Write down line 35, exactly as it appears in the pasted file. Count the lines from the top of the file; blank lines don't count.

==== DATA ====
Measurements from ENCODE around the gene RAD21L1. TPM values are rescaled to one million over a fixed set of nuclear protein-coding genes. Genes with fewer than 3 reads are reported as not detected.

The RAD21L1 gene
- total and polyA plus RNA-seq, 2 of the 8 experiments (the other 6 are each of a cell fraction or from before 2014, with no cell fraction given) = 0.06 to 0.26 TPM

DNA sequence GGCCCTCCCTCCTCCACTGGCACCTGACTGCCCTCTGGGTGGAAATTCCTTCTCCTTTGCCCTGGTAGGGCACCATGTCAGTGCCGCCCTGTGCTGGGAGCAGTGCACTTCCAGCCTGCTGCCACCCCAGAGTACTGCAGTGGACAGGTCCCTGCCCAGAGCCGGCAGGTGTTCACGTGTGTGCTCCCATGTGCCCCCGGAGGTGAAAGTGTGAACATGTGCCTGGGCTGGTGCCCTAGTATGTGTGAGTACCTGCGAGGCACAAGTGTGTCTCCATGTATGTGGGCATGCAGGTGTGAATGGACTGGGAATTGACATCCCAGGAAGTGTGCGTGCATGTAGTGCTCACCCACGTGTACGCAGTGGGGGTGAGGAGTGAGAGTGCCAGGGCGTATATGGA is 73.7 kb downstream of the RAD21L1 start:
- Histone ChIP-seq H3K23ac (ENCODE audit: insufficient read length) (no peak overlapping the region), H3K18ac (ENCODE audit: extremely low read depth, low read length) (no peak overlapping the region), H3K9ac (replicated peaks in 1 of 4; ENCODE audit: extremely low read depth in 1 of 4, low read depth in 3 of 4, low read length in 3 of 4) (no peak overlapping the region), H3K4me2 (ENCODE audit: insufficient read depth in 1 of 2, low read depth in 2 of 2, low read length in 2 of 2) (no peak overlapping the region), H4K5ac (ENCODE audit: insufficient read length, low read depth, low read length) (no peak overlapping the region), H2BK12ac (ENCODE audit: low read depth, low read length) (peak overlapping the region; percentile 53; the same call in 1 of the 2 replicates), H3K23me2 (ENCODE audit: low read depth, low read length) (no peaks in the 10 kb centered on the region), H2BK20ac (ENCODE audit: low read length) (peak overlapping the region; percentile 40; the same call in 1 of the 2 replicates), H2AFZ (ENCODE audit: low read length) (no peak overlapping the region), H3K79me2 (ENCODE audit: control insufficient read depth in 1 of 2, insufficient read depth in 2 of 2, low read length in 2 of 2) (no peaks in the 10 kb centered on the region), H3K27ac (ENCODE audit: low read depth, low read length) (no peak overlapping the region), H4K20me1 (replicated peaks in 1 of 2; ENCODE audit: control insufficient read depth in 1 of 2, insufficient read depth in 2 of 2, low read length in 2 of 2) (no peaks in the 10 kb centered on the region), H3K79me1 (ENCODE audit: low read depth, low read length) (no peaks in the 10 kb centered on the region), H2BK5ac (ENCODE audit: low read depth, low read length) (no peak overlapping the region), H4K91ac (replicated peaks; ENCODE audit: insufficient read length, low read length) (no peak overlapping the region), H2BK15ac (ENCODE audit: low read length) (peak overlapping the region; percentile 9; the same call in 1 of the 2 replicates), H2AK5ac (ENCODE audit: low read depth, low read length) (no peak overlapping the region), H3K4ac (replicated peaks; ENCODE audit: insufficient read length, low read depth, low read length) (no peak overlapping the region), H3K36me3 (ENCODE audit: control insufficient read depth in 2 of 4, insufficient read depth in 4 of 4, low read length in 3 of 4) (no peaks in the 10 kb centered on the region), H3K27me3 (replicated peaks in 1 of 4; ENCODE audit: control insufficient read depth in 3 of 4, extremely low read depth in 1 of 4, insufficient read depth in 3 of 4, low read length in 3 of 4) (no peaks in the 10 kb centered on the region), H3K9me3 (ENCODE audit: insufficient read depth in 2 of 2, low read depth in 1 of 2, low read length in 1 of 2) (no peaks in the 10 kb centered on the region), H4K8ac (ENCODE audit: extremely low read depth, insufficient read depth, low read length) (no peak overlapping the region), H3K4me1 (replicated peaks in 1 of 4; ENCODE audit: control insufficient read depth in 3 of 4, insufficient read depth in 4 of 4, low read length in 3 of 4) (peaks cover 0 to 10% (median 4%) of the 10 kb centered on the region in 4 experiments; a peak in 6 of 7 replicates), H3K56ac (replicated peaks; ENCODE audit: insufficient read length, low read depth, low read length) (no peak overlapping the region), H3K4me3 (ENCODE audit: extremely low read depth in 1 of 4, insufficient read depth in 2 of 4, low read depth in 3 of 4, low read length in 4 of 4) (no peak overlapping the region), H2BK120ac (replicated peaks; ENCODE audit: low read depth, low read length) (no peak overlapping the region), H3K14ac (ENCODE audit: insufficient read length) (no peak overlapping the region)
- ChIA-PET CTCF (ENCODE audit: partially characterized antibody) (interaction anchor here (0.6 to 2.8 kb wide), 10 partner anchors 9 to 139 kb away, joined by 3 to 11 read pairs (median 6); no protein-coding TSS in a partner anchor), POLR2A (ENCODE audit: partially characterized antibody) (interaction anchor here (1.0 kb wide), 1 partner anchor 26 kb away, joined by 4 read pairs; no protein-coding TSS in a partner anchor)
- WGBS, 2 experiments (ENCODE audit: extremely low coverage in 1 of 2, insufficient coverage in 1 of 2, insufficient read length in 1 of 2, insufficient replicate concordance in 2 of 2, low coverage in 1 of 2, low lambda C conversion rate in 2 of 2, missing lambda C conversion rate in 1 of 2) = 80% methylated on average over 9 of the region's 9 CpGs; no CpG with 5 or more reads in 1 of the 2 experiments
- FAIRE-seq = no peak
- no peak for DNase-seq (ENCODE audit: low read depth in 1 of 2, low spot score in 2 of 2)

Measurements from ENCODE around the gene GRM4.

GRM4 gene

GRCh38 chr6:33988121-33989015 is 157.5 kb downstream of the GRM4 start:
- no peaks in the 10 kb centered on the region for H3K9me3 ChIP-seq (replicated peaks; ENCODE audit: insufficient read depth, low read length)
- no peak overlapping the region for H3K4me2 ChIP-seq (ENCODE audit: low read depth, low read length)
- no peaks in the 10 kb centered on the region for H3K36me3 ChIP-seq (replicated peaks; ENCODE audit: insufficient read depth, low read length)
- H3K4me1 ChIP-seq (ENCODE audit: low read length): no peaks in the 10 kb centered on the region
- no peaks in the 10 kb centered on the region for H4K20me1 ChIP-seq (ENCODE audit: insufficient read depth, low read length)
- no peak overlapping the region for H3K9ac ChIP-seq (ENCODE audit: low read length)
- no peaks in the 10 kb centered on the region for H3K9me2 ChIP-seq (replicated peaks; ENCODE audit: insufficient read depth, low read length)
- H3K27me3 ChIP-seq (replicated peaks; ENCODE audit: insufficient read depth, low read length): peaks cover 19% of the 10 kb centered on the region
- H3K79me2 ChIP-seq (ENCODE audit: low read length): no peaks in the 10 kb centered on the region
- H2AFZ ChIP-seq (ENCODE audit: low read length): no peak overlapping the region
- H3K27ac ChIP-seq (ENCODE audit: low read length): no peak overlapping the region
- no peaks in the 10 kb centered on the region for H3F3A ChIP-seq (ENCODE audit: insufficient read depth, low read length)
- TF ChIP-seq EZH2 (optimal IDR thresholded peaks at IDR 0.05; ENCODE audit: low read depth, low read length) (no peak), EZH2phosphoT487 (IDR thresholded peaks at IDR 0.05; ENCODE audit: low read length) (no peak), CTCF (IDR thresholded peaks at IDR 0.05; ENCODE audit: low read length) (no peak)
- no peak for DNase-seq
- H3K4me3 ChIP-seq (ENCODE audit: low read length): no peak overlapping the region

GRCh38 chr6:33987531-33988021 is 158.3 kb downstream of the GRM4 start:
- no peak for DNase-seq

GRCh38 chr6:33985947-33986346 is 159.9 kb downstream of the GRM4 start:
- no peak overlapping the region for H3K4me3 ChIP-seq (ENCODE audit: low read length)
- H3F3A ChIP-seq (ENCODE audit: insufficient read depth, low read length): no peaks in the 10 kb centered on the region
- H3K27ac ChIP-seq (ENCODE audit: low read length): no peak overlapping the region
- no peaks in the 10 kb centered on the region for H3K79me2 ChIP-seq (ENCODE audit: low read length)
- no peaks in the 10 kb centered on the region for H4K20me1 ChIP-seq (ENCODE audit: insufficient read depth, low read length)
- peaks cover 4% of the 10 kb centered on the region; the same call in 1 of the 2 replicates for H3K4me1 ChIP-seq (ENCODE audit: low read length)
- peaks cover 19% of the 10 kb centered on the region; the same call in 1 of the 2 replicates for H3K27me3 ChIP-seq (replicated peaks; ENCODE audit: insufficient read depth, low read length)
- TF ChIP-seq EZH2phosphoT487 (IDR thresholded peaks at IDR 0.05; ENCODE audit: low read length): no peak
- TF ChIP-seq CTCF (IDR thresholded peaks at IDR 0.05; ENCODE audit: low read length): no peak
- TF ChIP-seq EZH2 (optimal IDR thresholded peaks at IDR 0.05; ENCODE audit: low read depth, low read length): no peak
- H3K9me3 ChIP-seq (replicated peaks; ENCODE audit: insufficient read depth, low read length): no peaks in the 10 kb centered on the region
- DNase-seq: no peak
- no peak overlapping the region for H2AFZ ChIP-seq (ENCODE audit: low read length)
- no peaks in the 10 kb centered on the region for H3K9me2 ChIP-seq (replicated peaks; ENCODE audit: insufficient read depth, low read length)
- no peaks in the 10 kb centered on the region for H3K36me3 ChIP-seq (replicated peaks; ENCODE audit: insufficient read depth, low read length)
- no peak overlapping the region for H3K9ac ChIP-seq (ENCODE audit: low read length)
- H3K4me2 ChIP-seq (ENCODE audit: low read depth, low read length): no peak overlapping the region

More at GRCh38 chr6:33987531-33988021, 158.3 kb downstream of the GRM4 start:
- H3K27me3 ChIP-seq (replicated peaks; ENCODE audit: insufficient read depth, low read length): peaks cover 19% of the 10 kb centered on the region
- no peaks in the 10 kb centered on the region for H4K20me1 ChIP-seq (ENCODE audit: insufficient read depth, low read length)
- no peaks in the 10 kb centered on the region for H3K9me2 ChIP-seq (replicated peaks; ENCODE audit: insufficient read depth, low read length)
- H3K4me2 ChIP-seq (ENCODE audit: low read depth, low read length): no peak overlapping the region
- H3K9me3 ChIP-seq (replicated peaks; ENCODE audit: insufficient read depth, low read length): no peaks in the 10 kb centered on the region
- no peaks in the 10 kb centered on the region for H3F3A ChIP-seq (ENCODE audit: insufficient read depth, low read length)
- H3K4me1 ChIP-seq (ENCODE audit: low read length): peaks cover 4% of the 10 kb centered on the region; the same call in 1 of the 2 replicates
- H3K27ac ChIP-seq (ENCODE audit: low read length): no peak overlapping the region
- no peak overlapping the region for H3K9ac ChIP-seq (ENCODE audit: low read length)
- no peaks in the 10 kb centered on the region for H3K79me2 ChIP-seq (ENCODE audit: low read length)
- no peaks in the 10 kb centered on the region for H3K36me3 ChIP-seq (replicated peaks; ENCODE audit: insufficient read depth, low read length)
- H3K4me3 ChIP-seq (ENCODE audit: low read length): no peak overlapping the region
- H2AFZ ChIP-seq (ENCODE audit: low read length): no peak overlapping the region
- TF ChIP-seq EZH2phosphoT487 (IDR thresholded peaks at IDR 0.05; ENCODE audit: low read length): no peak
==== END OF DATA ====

- no peaks in the 10 kb centered on the region for H4K20me1 ChIP-seq (ENCODE audit: insufficient read depth, low read length)